1. Chemistry

    Rocks May Have Given a Hand to Life

    In a new twist to the puzzle of how life developed from only left-handed amino acids, researchers have found that the common mineral calcite can segregate the molecules into their left-handed and right-handed varieties.

  2. Chemistry

    Liver cells thrive on novel silicon chips

    Researchers have coaxed finicky liver cells to grow on porous silicon chips, a feat that could lead to new medical treatments.

  3. Chemistry

    Leaden news for city neighborhoods

    Researchers have identified more than 400 urban sites that may be highly contaminated with lead but had remained unknown to authorities for decades.

  4. Chemistry

    Would you like wheat with that burger?

    Researchers have used wheat to make a biodegradable hamburger carton.

  5. Chemistry

    Research shows why water acts weird

    A new technique shows a link between water's unusual physical properties and its abnormal molecular structure.

  6. Chemistry

    New all-metal molecules ape organics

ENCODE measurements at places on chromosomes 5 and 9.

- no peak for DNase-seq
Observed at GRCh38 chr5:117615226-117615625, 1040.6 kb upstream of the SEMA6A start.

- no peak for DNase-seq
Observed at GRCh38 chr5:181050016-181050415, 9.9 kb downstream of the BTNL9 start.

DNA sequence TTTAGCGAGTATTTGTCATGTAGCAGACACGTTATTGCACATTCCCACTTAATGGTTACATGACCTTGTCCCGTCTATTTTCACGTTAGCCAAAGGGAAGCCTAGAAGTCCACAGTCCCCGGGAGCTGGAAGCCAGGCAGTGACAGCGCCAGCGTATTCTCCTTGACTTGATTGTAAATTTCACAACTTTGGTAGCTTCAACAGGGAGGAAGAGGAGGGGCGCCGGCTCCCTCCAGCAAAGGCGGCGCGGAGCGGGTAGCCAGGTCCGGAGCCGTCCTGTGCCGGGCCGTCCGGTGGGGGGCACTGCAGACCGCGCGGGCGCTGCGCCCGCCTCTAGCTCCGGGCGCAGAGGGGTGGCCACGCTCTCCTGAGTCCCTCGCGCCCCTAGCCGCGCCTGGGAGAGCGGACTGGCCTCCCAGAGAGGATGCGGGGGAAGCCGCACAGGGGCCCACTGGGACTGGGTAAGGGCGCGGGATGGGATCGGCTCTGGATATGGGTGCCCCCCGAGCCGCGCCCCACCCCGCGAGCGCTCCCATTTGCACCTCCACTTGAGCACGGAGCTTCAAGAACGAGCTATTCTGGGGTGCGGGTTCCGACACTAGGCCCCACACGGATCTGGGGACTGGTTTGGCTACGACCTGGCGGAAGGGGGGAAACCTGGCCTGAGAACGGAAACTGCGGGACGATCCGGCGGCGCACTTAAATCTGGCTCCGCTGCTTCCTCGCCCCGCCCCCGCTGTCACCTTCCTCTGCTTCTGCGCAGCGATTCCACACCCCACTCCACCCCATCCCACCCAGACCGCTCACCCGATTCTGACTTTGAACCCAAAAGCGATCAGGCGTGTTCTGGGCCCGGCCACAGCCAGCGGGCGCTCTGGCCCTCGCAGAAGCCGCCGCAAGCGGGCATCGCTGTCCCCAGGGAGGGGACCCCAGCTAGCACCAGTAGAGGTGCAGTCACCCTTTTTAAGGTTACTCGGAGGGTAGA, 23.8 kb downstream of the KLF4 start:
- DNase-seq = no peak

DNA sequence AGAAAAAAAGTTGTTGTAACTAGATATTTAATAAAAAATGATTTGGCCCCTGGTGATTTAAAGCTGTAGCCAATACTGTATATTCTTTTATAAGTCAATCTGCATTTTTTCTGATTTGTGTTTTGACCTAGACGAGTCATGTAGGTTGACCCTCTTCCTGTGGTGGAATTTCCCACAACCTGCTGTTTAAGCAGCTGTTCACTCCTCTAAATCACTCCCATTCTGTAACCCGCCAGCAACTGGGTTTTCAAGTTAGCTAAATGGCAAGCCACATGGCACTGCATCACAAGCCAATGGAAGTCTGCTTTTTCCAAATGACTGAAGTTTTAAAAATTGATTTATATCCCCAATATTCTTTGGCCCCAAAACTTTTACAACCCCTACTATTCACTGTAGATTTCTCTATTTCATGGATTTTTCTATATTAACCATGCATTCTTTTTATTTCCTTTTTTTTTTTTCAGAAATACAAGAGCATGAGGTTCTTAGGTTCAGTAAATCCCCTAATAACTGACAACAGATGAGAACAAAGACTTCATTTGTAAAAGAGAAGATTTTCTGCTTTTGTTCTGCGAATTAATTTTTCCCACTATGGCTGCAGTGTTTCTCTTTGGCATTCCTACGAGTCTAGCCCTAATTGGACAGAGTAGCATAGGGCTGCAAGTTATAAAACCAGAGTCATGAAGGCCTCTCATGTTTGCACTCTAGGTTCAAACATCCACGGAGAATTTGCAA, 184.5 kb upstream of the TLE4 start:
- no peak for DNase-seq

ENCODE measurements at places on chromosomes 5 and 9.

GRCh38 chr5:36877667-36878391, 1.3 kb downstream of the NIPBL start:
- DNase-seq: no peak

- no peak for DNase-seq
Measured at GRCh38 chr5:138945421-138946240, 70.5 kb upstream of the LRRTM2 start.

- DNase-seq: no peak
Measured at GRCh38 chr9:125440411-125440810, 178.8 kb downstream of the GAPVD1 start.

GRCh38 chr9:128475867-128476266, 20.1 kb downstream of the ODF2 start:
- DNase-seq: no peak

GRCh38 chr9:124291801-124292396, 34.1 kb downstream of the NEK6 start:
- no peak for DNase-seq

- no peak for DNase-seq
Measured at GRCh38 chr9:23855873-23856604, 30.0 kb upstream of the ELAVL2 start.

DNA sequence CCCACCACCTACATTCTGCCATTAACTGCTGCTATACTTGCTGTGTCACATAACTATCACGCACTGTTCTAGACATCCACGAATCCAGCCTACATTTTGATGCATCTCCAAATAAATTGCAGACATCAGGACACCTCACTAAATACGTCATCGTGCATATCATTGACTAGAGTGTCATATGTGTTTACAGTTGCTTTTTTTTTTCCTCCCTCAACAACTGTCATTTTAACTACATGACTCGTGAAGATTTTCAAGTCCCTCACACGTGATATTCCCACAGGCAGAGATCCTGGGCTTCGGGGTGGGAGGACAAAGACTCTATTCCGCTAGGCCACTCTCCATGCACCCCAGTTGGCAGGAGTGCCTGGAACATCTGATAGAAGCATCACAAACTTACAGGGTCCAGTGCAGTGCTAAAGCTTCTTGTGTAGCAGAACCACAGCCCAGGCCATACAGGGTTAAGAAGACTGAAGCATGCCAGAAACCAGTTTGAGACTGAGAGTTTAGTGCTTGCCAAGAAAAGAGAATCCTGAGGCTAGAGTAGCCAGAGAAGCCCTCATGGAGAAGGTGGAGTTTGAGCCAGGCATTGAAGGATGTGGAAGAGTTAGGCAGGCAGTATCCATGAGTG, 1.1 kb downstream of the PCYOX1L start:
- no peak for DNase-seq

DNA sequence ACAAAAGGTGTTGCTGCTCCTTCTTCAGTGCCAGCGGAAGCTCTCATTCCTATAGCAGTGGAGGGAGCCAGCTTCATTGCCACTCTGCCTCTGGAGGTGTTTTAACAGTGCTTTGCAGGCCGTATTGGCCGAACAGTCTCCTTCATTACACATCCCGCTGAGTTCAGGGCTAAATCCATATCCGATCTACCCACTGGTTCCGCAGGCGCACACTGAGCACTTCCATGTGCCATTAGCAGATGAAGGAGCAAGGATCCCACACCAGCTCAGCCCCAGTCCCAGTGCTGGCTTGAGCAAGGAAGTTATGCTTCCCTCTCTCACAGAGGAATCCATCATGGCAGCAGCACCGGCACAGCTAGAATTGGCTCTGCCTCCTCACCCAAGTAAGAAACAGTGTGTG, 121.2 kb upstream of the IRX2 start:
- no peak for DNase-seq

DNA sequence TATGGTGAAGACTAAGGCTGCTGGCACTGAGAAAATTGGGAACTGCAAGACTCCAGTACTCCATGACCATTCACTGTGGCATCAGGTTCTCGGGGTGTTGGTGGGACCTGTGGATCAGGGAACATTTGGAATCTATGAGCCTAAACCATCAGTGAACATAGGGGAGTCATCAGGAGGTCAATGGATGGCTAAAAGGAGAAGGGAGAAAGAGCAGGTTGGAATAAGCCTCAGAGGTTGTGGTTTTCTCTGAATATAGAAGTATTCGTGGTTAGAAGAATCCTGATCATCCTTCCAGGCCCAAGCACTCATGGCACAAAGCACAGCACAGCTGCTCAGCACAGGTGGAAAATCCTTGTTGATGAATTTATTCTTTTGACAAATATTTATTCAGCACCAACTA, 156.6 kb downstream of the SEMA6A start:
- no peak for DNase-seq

Researchers have stumbled upon the first all-metal, aromatic molecules.

  7. Chemistry

    New solution for kitchen germs

  8. Chemistry

    The End of Good Science?

    Some chemists are sharing their research results more quickly and broadly as they begin to venture into electronic archives, where they can immediately post new, unreviewed papers, as physicists have done for a decade; others think such archives could mean the end of reliable chemistry research.

  9. Chemistry

    New technique makes water droplets sprint

    A newly developed process encourages water droplets at the hydrophobic center of a wafer to speed outward to a water-friendly edge.

  10. Chemistry

    For a better smile, have some wasabi

    Chemicals in the Japanese condiment wasabi could help prevent tooth decay.

  11. Chemistry

    Where the tire meets the conveyor belt

    A new, noninvasive technique could detect an impending failure in a rubber tire or conveyor belt.

  12. Chemistry

    Cut-ups create soft spots for chemistry

    Networks of fabricated, squishy vesicles as tiny as red blood cells and connected by thin tubules may one day serve as microscopic chemical laboratories, sensors, and even chemical computers.